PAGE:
October 27th, 2009


Today's the Day!

Hunt at World's End officially hits bookstore shelves today! Keep an eye out for it, and if you happen to run across any at your local bookstore, are in possession of a camera and have a moment, why not snap a quick photo and send it to me at nkaufmann AT nyc DOT rr DOT com? I'll post it on my blog.

(Also, here's a funny story. I went into my local B&N yesterday to see if by chance World's End was out on the shelves yet even though it was one day early. As it turns out, it wasn't out because they were sticking with the proper release date. So, pretending to be just another Joe Customer, I asked how many copies they had waiting in receiving. The clerk replied, "Two." Sigh. Like the Sam Kinison joke says, it never ends!)

Audrey's Door

Back in 2007, I declared Sarah Langan's second novel, The Missing, to be her early-career masterpiece. I was wrong. It takes nothing away from the strength of The Missing to say that the honor really belongs to her latest novel, Audrey's Door. Put another way, if The Missing is Langan's 'Salem's Lot, Audrey's Door is her The Shining.

Langan has a unique ability to create profoundly damaged characters that the reader not only cares about but can also identify with, even if our own baggage is nothing like theirs. It is, unquestionably, the strength of Langan's prose that allows us to step into the shoes of her characters so completely and with such emotional depth that it doesn't matter if we've never suffered from OCD the way Audrey Lucas, the latest in her line of broken heroines, does. Audrey is rendered so carefully and completely that we become her. We don't resist. Instead, we welcome it because the transition into her mind is shockingly smooth.

A smooth transition is also what Audrey happens to be looking for at the start of the novel. Suffering from OCD and trying to live with the emotional weight of having a manic-depressive and possibly delusional mother, she leaves her fiance Saraub Ramesh and moves into the Breviary, a legendary apartment building in Washington Heights with impossibly low rents. This being a Sarah Langan novel, all the supporting characters are given their chance to shine, and that includes Audrey's elderly and eccentric neighbors, a veritable Greek chorus that becomes creepier and loonier as the novel progresses. (In this way, the novel reminds me a lot of the best parts of Rosemary's Baby.) As Audrey learns more about the shocking act of violence that took place in her apartment before she moved in, she finds herself with a new and surprising compulsion: to build a door in the middle of her living room.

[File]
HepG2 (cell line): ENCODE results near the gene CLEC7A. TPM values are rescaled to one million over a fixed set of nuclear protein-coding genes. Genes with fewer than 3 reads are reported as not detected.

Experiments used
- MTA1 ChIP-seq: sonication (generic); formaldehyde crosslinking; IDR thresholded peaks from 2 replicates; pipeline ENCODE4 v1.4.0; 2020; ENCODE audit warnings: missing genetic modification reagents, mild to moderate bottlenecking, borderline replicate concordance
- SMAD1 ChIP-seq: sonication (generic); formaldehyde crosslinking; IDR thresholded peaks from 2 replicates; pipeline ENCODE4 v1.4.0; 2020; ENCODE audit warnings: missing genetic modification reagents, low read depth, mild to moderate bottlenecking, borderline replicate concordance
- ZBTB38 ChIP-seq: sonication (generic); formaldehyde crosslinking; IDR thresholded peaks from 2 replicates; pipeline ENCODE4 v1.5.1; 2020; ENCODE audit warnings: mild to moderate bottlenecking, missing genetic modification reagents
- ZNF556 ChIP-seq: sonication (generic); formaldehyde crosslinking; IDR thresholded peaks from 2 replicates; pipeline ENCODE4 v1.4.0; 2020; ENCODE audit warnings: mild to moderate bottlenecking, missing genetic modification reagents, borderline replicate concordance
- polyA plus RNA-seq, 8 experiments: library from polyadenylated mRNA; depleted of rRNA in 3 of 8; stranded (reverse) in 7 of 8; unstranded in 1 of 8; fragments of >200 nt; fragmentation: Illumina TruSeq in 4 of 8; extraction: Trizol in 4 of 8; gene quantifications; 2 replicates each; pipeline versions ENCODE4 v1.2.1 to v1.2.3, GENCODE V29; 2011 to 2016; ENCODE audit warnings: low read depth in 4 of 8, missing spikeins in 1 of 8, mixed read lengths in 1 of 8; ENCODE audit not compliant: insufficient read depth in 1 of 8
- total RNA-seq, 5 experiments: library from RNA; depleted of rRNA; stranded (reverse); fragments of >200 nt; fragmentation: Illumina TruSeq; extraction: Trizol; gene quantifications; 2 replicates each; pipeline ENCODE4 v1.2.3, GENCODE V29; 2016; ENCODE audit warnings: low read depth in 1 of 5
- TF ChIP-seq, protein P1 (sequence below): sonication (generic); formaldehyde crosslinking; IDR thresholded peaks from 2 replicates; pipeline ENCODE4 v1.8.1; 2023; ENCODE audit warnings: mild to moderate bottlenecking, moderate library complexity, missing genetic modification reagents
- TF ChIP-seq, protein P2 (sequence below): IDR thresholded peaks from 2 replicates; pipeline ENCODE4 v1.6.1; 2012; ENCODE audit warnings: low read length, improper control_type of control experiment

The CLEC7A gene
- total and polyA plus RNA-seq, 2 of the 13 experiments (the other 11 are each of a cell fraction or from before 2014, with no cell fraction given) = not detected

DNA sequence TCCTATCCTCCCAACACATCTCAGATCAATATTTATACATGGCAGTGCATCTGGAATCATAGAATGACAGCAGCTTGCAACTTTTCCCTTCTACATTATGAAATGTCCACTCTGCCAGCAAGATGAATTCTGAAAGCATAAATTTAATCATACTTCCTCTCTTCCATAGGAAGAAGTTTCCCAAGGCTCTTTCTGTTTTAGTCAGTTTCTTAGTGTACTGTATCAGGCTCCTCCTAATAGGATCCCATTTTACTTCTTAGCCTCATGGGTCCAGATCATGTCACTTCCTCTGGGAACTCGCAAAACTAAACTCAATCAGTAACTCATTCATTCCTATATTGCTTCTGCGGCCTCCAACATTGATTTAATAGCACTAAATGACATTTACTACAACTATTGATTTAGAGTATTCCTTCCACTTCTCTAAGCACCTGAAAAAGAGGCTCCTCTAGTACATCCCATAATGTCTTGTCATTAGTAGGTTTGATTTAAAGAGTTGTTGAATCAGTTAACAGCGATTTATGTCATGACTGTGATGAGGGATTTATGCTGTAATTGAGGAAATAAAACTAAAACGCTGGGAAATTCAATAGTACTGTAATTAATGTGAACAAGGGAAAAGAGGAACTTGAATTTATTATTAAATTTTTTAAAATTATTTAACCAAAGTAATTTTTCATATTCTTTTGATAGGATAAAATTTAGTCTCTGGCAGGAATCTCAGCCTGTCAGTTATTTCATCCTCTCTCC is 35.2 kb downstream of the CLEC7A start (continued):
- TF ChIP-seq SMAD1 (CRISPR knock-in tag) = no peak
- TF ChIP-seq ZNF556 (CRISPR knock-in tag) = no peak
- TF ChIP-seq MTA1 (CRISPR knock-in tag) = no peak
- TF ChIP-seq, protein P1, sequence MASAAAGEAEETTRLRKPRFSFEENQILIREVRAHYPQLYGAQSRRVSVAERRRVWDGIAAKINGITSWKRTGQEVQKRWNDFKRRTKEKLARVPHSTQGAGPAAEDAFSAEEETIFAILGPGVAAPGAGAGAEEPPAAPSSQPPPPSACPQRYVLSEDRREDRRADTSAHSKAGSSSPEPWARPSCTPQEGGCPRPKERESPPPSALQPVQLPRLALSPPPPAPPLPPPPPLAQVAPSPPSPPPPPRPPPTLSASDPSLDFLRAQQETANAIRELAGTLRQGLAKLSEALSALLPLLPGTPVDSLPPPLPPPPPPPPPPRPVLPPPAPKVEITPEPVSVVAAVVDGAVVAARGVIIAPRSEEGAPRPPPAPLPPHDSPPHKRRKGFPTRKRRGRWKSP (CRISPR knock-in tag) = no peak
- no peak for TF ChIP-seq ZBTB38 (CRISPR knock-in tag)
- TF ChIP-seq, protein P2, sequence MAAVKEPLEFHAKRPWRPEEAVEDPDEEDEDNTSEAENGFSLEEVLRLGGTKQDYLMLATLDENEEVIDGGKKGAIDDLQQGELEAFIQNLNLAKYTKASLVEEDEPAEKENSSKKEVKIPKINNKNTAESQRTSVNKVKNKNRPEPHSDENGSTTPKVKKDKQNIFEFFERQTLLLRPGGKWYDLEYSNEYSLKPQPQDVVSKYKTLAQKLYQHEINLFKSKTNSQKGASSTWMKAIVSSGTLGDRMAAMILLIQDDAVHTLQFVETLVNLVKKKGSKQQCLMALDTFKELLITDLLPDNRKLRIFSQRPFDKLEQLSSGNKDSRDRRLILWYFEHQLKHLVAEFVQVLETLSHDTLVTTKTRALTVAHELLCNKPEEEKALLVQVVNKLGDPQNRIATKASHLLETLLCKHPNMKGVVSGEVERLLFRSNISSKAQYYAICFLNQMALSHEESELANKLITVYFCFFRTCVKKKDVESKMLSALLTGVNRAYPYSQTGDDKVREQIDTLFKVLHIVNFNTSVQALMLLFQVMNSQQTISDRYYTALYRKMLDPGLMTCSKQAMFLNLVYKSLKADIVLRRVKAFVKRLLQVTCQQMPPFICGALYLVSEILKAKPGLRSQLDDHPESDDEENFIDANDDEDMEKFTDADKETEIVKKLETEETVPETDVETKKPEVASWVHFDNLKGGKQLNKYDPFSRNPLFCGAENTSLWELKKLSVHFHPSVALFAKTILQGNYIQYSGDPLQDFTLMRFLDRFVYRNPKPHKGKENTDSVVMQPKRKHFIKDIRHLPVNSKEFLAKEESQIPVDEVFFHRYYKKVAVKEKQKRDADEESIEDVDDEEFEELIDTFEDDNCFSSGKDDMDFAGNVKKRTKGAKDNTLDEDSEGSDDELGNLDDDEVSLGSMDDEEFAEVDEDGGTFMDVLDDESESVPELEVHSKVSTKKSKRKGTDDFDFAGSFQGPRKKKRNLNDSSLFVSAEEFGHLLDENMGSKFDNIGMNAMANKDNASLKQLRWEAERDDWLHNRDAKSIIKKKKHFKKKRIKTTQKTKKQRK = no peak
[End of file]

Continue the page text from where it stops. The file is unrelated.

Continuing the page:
With Audrey's Door, I firmly believe Langan (who, in the interest of full disclosure for this review, is a close friend of mine, though I do try to be impartial when reviewing friends' work) fulfills the promise we saw in her earlier novels and cements herself as one of the most exciting voices in contemporary horror. I can't wait to see where she takes us in her next novel. Or next dozen novels, for that matter. As a reader, I'm like putty in her hands. And like Audrey with the Breviary, I'm unable to resist Langan's influence once it has its hold on me.